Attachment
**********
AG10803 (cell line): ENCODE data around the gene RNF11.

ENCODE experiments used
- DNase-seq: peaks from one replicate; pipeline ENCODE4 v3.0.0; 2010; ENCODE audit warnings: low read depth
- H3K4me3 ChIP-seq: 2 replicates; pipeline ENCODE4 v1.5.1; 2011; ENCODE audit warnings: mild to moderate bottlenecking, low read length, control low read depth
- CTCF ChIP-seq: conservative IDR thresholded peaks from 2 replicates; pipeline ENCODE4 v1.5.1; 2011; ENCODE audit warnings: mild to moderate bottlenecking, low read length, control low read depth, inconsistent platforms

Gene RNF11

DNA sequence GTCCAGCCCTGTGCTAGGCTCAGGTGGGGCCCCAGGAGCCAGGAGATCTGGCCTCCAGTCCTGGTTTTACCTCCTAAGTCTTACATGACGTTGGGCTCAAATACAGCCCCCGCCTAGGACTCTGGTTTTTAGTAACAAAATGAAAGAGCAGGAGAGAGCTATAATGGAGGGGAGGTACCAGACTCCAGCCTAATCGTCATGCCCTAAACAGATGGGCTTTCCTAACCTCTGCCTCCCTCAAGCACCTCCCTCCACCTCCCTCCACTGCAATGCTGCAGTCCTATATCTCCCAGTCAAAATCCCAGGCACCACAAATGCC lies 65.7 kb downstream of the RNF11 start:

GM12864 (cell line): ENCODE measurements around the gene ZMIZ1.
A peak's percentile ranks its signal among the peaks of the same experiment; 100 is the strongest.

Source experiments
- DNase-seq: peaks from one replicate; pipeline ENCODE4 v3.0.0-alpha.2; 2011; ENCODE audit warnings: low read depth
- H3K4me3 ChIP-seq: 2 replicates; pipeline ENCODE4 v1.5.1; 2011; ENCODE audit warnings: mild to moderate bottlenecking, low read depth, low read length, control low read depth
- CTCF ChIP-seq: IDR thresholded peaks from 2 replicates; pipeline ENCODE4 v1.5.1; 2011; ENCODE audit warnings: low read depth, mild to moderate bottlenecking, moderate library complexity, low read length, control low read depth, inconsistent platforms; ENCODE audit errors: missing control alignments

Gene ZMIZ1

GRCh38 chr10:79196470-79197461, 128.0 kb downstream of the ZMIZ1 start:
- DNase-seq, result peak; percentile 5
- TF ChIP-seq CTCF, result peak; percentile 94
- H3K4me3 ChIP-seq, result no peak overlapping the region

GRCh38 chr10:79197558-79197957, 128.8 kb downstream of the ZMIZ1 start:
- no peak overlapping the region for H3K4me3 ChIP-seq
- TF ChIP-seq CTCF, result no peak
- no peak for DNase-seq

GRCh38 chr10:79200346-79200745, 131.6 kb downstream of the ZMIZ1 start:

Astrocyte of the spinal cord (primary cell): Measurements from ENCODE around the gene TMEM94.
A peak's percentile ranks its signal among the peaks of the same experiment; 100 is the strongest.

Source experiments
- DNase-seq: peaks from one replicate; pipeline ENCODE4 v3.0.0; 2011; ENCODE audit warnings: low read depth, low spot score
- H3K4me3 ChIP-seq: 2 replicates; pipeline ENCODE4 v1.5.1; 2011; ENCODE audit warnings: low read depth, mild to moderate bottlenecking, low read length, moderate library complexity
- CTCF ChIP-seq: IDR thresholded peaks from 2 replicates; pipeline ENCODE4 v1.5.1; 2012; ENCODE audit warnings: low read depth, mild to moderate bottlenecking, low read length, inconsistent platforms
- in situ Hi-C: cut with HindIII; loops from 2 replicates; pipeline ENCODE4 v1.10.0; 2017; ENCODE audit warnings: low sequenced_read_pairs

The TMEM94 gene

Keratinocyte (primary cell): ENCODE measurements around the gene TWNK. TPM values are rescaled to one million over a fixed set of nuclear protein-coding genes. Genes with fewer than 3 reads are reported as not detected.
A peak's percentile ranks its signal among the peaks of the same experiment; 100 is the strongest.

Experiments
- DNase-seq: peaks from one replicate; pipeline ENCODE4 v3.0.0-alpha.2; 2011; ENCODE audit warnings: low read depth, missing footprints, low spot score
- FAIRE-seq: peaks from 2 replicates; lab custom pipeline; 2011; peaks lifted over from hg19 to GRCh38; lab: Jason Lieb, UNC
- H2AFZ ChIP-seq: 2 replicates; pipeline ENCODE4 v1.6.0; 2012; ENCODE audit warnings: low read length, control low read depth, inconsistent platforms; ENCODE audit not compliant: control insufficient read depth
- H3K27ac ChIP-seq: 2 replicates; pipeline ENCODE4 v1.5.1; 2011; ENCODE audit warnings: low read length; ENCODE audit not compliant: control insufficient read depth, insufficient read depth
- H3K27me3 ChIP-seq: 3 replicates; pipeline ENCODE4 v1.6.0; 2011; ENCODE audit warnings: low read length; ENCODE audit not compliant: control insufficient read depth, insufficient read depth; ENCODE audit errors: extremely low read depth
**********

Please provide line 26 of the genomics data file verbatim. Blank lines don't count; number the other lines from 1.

Source experiments